Myra's Kitchen Blog  

The Myriad Uses of Cooked Squash
Saturday, January 3, 2015

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‘Tis the season to be savoring sweet squash. In today’s video, I demonstrate the richness and versatility of cooked squash. With a tub of the bright orange flesh on hand, you can quickly whip up any number of autumnal dishes. You can keep cooked squash refrigerated for up to a week, or you can freeze it. Although there are all kinds of wonderful varieties of squash and pumpkin available in farmers’ markets, in the video I demonstrate with butternut: the smooth, flavorful workhorse of the squash world.

Cooked Butternut Squash

To prep the squash—use a 21/2 to 3-pound butternut—slice it down the middle, and place it face down on a parchment-covered baking sheet.  Roast it at 325˚F to 375˚F  (the temperature depends on what’s already in the oven cooking; anything within this range is good!) until very tender, about 45 minutes.  Rest the squash until cool enough to handle, then scoop out and discard the seeds, which is much easier to do after the squash is cooked. Scoop the flesh into a bowl and reserve.

The first recipe in the video is for a speedy soup.  To begin, in a medium pot sauté 1/2 cup of chopped leeks along with a tablespoon or so of minced ginger in a couple tablespoons fat (coconut oil, ghee, or extra virgin olive oil are all good) over medium heat. When the vegetables are softened, add a quart of stock—this is a great place to use a homemade chicken or vegetable broth—a can unsweetened coconut milk, the reserved squash flesh, and 1 1/2 teaspoons salt. Let the soup cook a few minutes to marry the flavors, then finish with a flick of cayenne and a splash of lime juice.  Voilà: a delicious soup! Serve up a hearty bowl dusted with chopped cilantro.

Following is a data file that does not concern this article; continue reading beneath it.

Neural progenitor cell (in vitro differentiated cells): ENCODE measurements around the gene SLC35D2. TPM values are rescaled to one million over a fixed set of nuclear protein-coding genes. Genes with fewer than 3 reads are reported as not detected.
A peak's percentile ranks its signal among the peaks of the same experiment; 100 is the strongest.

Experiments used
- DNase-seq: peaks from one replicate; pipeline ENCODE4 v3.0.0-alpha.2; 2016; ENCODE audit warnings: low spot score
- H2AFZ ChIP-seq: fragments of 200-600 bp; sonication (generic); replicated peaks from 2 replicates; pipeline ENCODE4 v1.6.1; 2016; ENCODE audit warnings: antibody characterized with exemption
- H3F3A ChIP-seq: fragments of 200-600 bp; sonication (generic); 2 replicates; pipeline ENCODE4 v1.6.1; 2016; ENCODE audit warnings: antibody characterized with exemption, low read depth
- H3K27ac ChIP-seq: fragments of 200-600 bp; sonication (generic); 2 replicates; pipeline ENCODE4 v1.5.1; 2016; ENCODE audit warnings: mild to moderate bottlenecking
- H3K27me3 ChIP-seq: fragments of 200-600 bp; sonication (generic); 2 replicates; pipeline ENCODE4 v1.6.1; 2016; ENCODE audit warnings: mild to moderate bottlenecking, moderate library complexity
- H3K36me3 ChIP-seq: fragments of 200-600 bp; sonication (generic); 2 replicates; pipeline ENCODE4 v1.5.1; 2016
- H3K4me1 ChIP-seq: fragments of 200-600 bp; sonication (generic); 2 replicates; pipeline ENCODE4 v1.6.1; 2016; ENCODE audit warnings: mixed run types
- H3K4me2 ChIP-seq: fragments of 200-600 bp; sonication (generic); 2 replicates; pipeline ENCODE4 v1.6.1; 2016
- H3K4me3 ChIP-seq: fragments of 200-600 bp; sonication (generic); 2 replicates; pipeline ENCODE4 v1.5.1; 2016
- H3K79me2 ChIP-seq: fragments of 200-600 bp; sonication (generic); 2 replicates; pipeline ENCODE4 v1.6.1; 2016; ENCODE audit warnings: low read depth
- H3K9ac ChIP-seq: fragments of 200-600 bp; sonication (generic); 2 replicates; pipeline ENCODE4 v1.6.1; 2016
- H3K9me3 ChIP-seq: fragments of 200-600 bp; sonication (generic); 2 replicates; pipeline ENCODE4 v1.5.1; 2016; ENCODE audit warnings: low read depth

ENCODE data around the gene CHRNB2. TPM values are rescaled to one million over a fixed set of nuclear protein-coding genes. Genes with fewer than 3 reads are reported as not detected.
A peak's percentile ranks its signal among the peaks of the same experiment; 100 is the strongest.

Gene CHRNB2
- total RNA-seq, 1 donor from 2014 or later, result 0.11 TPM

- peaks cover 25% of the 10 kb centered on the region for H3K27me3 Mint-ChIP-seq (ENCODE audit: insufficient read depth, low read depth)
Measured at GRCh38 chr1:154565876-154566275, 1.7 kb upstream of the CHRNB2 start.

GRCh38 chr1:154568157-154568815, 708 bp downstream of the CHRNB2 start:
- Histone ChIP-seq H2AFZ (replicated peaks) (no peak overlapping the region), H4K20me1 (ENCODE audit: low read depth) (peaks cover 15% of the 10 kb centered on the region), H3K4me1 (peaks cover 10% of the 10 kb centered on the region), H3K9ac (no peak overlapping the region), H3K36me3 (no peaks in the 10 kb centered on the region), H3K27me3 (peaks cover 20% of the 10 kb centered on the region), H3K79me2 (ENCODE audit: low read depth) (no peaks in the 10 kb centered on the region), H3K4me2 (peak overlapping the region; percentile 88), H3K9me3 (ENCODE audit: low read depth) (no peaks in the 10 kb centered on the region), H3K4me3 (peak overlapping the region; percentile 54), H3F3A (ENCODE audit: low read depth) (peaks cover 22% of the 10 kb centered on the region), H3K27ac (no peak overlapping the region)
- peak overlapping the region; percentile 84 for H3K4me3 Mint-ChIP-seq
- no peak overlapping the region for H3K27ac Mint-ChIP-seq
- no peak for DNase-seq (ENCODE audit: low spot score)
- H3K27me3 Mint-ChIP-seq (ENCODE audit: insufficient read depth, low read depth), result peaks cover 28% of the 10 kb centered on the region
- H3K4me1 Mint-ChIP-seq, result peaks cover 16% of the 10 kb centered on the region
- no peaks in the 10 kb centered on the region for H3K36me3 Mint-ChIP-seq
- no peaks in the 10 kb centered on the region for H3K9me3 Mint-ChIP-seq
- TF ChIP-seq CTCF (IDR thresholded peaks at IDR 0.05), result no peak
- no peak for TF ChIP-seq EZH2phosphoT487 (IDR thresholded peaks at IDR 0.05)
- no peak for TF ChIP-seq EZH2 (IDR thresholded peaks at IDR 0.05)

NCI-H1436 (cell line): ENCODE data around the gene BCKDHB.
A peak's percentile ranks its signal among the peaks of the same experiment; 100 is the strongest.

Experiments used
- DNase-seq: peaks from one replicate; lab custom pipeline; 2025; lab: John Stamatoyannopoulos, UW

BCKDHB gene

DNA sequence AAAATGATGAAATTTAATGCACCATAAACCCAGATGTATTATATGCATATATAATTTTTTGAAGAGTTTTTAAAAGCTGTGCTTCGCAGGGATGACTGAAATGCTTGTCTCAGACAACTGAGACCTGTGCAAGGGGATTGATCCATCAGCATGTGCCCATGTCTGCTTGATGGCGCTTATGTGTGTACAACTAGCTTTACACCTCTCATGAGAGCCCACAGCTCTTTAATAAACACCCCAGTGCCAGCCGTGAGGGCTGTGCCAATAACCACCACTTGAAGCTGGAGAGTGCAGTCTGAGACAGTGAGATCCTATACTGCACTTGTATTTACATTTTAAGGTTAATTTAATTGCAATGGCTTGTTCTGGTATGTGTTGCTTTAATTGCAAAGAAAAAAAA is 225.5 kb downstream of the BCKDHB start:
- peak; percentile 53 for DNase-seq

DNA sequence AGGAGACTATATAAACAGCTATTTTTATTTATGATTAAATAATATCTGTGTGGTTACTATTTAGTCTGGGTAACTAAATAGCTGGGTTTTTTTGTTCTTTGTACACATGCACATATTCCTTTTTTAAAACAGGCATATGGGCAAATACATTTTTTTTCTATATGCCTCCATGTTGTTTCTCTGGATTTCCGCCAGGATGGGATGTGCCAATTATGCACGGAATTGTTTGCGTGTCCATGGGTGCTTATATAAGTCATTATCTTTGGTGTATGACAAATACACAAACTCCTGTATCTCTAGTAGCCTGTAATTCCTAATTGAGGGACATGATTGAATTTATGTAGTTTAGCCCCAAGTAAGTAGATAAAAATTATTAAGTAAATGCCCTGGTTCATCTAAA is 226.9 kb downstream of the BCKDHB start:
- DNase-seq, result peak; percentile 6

The second recipe is for a light yet substantial pumpkin pie-spiced breakfast pancake. The recipe makes 2 servings, but you can easily scale it up. Start with a couple tablespoons coconut flour in a bowl.  Add a mix of spices: 1/2 teaspoon cinnamon powder; and a pinch of nutmeg, ginger, and allspice. Add a large pinch baking soda and salt, and whisk together the dry ingredients. Then add 1/2 cup squash flesh, a couple of lightly beaten eggs, a tablespoon maple syrup, 1/2 teaspoon vanilla extract, and 1 tablespoons melted fat (butter or coconut oil). Mix vigorously, and you’re ready to make pancakes.

To cook, film a griddle or nonstick skillet with oil until your hand held 1 inch above the pan is uncomfortable. This batter is a little more delicate than a typical flour-based batter; for best results, opt for medium-size pancakes, and above all,  resist crowding the pan. Drop the batter—a tablespoon at a time—into the sizzling skillet until you have four swelling hotcakes. Leave the pancakes alone until browned and toasty on the bottom, then flip and cook a few more minutes on the second side. Transfer to a plate, and repeat with the remaining batter. Serve these airy cakes with butter, fruit, or a drizzle more sweet syrup.

These are just two of the many wonderful dishes that you can make with squash flesh. Yes, it takes 45 minutes or so to cook the squash, but the oven does the work, so it’s not your time. With cooked squash on hand, you can whip any number of delectables together in minutes.


Chicken Bone Broth
Monday, March 10, 2014